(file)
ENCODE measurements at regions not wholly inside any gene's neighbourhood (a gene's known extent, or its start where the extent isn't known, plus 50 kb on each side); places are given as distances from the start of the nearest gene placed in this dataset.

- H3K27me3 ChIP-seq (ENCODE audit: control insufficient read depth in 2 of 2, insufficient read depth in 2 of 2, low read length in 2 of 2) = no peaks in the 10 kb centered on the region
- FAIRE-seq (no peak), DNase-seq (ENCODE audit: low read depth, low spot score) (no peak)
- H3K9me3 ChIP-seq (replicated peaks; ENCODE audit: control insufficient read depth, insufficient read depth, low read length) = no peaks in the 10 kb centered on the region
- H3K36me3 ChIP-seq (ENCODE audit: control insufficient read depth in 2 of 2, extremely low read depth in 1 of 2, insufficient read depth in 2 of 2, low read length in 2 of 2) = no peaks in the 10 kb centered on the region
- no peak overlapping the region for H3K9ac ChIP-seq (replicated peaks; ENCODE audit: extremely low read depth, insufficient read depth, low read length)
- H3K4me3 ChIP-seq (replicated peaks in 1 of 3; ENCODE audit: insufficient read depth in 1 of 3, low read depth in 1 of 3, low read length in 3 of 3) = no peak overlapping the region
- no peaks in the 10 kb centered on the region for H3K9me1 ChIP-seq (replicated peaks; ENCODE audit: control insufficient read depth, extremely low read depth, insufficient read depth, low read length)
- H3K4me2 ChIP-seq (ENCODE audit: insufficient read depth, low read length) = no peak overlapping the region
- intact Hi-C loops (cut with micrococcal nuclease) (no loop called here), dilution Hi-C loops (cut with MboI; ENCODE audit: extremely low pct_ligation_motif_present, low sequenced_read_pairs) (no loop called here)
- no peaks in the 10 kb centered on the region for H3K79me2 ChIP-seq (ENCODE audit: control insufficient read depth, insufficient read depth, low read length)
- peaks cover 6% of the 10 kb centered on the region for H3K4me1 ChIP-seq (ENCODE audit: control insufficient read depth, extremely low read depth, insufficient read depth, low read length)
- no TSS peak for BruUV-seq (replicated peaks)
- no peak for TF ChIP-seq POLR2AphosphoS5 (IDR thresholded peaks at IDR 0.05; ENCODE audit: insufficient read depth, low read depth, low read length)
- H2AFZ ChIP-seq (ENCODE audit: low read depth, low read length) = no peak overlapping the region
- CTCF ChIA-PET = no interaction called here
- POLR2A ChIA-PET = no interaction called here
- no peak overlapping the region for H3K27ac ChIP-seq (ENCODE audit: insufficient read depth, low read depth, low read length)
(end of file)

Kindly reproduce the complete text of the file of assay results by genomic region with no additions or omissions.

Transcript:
ENCODE measurements at regions not wholly inside any gene's neighbourhood (a gene's known extent, or its start where the extent isn't known, plus 50 kb on each side); places are given as distances from the start of the nearest gene placed in this dataset.

- H3K27me3 ChIP-seq (ENCODE audit: control insufficient read depth in 2 of 2, insufficient read depth in 2 of 2, low read length in 2 of 2) = no peaks in the 10 kb centered on the region
- FAIRE-seq (no peak), DNase-seq (ENCODE audit: low read depth, low spot score) (no peak)
- H3K9me3 ChIP-seq (replicated peaks; ENCODE audit: control insufficient read depth, insufficient read depth, low read length) = no peaks in the 10 kb centered on the region
- H3K36me3 ChIP-seq (ENCODE audit: control insufficient read depth in 2 of 2, extremely low read depth in 1 of 2, insufficient read depth in 2 of 2, low read length in 2 of 2) = no peaks in the 10 kb centered on the region
- no peak overlapping the region for H3K9ac ChIP-seq (replicated peaks; ENCODE audit: extremely low read depth, insufficient read depth, low read length)
- H3K4me3 ChIP-seq (replicated peaks in 1 of 3; ENCODE audit: insufficient read depth in 1 of 3, low read depth in 1 of 3, low read length in 3 of 3) = no peak overlapping the region
- no peaks in the 10 kb centered on the region for H3K9me1 ChIP-seq (replicated peaks; ENCODE audit: control insufficient read depth, extremely low read depth, insufficient read depth, low read length)
- H3K4me2 ChIP-seq (ENCODE audit: insufficient read depth, low read length) = no peak overlapping the region
- intact Hi-C loops (cut with micrococcal nuclease) (no loop called here), dilution Hi-C loops (cut with MboI; ENCODE audit: extremely low pct_ligation_motif_present, low sequenced_read_pairs) (no loop called here)
- no peaks in the 10 kb centered on the region for H3K79me2 ChIP-seq (ENCODE audit: control insufficient read depth, insufficient read depth, low read length)
- peaks cover 6% of the 10 kb centered on the region for H3K4me1 ChIP-seq (ENCODE audit: control insufficient read depth, extremely low read depth, insufficient read depth, low read length)
- no TSS peak for BruUV-seq (replicated peaks)
- no peak for TF ChIP-seq POLR2AphosphoS5 (IDR thresholded peaks at IDR 0.05; ENCODE audit: insufficient read depth, low read depth, low read length)
- H2AFZ ChIP-seq (ENCODE audit: low read depth, low read length) = no peak overlapping the region
- CTCF ChIA-PET = no interaction called here
- POLR2A ChIA-PET = no interaction called here
- no peak overlapping the region for H3K27ac ChIP-seq (ENCODE audit: insufficient read depth, low read depth, low read length)